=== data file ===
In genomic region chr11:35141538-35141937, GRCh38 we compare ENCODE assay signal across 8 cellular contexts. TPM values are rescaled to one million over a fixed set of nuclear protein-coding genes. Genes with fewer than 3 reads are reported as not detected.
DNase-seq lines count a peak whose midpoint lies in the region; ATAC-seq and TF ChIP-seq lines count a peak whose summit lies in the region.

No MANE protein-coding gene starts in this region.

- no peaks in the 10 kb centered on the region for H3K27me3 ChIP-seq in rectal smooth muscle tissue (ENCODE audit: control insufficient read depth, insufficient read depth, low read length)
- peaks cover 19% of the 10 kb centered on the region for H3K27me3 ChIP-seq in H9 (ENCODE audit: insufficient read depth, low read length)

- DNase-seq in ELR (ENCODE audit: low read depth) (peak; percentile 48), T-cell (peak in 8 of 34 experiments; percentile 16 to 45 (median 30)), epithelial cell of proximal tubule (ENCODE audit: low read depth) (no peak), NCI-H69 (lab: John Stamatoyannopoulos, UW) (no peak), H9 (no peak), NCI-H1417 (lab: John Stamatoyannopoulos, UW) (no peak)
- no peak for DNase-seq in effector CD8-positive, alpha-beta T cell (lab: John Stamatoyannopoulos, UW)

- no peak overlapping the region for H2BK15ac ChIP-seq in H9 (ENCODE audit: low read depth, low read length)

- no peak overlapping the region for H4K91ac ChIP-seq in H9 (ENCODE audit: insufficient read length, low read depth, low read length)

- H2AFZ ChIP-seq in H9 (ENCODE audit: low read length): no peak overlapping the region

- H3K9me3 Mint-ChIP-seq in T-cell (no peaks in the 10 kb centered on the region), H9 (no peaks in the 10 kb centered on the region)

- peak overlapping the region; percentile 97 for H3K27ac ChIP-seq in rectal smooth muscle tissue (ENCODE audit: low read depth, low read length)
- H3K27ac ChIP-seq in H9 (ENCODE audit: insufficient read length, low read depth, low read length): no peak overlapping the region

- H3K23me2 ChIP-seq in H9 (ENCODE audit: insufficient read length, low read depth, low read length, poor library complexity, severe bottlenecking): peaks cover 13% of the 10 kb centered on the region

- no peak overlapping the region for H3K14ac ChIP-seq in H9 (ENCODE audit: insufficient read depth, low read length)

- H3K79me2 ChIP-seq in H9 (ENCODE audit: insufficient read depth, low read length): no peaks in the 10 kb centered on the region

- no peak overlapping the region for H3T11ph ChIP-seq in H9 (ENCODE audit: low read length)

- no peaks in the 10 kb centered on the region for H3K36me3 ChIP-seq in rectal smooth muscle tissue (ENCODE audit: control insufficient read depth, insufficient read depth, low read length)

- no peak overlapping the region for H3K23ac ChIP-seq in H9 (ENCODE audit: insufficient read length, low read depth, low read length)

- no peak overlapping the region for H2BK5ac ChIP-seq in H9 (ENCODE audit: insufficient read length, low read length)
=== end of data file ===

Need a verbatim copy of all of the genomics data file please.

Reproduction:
In genomic region chr11:35141538-35141937, GRCh38 we compare ENCODE assay signal across 8 cellular contexts. TPM values are rescaled to one million over a fixed set of nuclear protein-coding genes. Genes with fewer than 3 reads are reported as not detected.
DNase-seq lines count a peak whose midpoint lies in the region; ATAC-seq and TF ChIP-seq lines count a peak whose summit lies in the region.

No MANE protein-coding gene starts in this region.

- no peaks in the 10 kb centered on the region for H3K27me3 ChIP-seq in rectal smooth muscle tissue (ENCODE audit: control insufficient read depth, insufficient read depth, low read length)
- peaks cover 19% of the 10 kb centered on the region for H3K27me3 ChIP-seq in H9 (ENCODE audit: insufficient read depth, low read length)

- DNase-seq in ELR (ENCODE audit: low read depth) (peak; percentile 48), T-cell (peak in 8 of 34 experiments; percentile 16 to 45 (median 30)), epithelial cell of proximal tubule (ENCODE audit: low read depth) (no peak), NCI-H69 (lab: John Stamatoyannopoulos, UW) (no peak), H9 (no peak), NCI-H1417 (lab: John Stamatoyannopoulos, UW) (no peak)
- no peak for DNase-seq in effector CD8-positive, alpha-beta T cell (lab: John Stamatoyannopoulos, UW)

- no peak overlapping the region for H2BK15ac ChIP-seq in H9 (ENCODE audit: low read depth, low read length)

- no peak overlapping the region for H4K91ac ChIP-seq in H9 (ENCODE audit: insufficient read length, low read depth, low read length)

- H2AFZ ChIP-seq in H9 (ENCODE audit: low read length): no peak overlapping the region

- H3K9me3 Mint-ChIP-seq in T-cell (no peaks in the 10 kb centered on the region), H9 (no peaks in the 10 kb centered on the region)

- peak overlapping the region; percentile 97 for H3K27ac ChIP-seq in rectal smooth muscle tissue (ENCODE audit: low read depth, low read length)
- H3K27ac ChIP-seq in H9 (ENCODE audit: insufficient read length, low read depth, low read length): no peak overlapping the region

- H3K23me2 ChIP-seq in H9 (ENCODE audit: insufficient read length, low read depth, low read length, poor library complexity, severe bottlenecking): peaks cover 13% of the 10 kb centered on the region

- no peak overlapping the region for H3K14ac ChIP-seq in H9 (ENCODE audit: insufficient read depth, low read length)

- H3K79me2 ChIP-seq in H9 (ENCODE audit: insufficient read depth, low read length): no peaks in the 10 kb centered on the region

- no peak overlapping the region for H3T11ph ChIP-seq in H9 (ENCODE audit: low read length)

- no peaks in the 10 kb centered on the region for H3K36me3 ChIP-seq in rectal smooth muscle tissue (ENCODE audit: control insufficient read depth, insufficient read depth, low read length)

- no peak overlapping the region for H3K23ac ChIP-seq in H9 (ENCODE audit: insufficient read length, low read depth, low read length)

- no peak overlapping the region for H2BK5ac ChIP-seq in H9 (ENCODE audit: insufficient read length, low read length)